The sea-glass sky is shimmering – or is it the sea? No telling the difference – well except for the waves.
‘I’ve called someone in to help,’ says Sarkozy-man when asked how his knife-edge of a deal is going, ‘a friend from Sierra Leone, a Sandinista.’
I ask, ‘really?’- because that’s my role in this scene.
He laughs again. ‘No, but we were there together.’
Worlds collide. Some are brittle. Some are soft. Some are vulcanised rubber.
‘Sarkozy’ – vulcanised rubber man.
Not usually one to miss the chance to observe a new edition of a type, I’m suddenly world-weary. I’m not up for this game. I smile a smile which I intend to seem vaguely impressed and humbled, but I’m not sincere. I’m tired.
I stumble back across the tropical equivalent of grass, strewn with builders’ rubble and desiccated palm leaves, to our room, where I sit on our little verandah.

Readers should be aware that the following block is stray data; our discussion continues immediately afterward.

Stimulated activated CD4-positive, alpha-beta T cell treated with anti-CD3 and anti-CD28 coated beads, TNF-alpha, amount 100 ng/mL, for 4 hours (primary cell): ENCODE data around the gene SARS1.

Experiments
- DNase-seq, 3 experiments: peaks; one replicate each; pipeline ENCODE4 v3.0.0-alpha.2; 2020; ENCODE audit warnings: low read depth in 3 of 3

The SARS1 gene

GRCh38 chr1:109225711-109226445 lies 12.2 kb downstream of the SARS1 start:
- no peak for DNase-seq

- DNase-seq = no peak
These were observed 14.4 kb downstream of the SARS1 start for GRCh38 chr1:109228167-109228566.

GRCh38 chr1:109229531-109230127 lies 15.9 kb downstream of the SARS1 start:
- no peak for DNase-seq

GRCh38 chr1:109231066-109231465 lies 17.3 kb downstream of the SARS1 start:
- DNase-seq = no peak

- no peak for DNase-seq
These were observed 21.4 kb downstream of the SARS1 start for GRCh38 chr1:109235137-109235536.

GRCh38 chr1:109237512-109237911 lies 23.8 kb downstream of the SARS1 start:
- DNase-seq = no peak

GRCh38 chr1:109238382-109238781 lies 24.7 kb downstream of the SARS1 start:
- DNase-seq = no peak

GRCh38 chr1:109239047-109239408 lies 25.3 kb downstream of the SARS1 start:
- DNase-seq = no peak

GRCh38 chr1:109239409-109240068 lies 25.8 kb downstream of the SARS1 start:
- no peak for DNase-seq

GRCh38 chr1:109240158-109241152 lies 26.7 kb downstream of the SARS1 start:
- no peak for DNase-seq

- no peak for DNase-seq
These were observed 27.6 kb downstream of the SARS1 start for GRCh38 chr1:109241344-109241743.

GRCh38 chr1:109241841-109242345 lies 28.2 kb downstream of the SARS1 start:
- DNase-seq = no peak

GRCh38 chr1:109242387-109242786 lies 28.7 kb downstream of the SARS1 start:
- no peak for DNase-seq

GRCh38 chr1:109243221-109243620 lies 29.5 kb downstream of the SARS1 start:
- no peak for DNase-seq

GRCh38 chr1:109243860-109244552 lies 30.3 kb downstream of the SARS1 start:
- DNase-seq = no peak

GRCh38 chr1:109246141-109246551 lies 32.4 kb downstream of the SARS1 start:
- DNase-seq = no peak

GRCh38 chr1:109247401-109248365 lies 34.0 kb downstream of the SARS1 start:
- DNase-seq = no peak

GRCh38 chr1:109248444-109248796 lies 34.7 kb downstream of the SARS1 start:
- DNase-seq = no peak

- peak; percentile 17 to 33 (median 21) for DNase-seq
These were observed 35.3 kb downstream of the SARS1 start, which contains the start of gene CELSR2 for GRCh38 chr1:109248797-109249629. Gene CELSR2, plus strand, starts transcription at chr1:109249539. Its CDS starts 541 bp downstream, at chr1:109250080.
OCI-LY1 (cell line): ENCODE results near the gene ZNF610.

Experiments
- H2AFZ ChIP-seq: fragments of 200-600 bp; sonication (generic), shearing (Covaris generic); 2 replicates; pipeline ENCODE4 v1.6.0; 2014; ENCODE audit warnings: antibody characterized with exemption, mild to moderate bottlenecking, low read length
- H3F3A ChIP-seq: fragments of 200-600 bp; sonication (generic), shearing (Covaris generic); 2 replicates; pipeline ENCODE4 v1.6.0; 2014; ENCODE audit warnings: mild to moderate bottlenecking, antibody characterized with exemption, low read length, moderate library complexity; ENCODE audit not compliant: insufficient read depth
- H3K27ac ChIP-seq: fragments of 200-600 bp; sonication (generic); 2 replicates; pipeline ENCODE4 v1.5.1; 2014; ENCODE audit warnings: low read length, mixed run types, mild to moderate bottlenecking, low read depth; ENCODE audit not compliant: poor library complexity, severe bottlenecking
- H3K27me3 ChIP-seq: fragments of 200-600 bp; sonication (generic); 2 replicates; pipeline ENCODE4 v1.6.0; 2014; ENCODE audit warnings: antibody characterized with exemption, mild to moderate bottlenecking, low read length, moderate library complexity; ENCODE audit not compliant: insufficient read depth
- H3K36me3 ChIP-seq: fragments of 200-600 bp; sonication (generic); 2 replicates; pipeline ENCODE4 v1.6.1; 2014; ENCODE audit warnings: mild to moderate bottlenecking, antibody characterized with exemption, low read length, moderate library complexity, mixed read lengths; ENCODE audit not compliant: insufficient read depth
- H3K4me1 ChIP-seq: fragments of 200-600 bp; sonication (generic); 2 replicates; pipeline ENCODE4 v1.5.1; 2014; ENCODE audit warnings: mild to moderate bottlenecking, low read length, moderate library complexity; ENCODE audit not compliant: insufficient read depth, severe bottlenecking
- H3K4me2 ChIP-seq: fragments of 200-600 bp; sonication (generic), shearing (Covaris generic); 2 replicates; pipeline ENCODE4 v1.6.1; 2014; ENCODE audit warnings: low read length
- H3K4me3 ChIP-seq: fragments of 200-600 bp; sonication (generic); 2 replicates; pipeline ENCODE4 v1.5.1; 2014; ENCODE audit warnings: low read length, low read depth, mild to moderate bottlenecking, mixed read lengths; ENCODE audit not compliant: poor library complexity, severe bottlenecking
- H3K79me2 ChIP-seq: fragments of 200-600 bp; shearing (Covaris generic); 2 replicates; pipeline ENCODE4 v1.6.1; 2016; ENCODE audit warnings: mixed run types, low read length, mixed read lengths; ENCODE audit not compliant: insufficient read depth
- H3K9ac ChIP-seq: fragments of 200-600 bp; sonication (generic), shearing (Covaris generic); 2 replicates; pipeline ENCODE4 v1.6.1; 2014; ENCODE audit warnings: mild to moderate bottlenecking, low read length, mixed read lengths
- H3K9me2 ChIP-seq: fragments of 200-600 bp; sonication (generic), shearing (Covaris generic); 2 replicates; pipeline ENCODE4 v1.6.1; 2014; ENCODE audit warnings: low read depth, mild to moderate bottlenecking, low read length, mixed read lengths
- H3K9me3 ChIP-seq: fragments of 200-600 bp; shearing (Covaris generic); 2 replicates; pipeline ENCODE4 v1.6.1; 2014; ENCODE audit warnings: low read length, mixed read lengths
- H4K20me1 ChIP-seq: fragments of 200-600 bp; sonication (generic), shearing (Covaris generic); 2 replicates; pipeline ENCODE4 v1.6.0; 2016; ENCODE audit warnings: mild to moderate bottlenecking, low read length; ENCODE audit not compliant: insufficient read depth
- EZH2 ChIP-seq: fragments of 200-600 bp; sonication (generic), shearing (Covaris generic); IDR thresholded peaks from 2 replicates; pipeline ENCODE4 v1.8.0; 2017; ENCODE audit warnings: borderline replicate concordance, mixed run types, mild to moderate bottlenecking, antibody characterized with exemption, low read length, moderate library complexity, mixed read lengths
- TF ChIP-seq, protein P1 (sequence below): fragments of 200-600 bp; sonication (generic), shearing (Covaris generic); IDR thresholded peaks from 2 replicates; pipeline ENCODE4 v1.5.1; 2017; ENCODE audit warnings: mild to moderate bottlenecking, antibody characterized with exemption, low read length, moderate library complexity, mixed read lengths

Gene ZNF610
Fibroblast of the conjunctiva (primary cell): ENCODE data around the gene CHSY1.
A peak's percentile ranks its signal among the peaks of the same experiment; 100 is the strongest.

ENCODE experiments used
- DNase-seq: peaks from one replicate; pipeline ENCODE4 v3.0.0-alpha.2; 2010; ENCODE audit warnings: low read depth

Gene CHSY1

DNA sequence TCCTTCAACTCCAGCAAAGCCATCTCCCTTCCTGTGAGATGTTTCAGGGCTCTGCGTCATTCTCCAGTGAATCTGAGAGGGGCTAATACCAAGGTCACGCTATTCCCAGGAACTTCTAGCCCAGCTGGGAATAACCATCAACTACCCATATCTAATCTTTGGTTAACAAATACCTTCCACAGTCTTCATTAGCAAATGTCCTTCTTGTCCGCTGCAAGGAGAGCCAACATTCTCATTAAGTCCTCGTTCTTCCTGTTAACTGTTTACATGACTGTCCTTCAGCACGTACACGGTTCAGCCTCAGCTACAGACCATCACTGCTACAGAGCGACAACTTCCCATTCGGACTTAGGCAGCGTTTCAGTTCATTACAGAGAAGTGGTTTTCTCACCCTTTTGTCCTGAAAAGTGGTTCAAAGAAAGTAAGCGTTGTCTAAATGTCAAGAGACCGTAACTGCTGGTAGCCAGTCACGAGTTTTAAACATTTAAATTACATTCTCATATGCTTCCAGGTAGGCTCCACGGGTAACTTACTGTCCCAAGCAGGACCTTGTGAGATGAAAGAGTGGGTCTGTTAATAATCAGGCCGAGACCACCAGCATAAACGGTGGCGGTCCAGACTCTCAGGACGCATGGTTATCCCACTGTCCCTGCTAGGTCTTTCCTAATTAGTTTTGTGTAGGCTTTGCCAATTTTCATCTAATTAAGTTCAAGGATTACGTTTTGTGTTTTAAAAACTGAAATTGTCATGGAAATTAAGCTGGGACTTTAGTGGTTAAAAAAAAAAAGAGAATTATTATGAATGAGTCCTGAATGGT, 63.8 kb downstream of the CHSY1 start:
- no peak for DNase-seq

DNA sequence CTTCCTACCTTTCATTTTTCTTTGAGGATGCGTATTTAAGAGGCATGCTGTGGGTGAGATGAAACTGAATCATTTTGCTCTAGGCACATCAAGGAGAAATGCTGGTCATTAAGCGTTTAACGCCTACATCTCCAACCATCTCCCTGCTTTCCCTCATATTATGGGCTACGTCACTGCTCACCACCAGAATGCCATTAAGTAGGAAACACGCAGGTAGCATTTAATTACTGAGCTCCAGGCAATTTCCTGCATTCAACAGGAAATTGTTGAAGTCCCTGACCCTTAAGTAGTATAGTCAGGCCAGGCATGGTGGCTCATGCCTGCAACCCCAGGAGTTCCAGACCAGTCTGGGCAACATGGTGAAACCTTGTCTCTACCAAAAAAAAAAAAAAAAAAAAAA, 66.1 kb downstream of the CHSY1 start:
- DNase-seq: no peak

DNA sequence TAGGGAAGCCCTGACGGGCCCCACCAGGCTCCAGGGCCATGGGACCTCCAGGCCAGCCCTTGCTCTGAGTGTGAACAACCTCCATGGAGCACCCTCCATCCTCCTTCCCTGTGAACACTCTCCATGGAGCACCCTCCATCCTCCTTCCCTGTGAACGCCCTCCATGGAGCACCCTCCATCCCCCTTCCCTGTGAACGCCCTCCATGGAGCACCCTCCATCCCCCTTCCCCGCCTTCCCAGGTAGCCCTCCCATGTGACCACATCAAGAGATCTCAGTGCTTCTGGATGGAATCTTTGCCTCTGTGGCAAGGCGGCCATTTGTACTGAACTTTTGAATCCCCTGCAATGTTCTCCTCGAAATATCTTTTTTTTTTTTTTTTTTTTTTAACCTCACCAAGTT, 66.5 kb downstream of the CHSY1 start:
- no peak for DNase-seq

It’s late afternoon. I look up from my distressing book (bought in haste, I’m repenting at leisure) to see another ‘type’ has found ‘Sarkozy’. Her hair’s up in a carefully careless chignon. Her deportment is perfect, her back straight, her neck long. I can’t see her body but already know it’s slender and her feet are bare.
‘Sarkozy’ is out of his seat and off to the surf. She follows, peeling off her gauzy wrap to reveal an itsy-bitsy, teeny-weeny, no-room-for-a-yellow-polka-dot bikini.
To my right, a few doors down stands a not-too-tall black man with a broad frame. He’s wearing a blast of a shirt, boasts a Bob Marley (but let’s be honest, neater) hair-do and he’s surveying the building works. By his side is a white woman, middle years just settling upon her, nondescript short hair and unassuming clothes. Now there’s a story.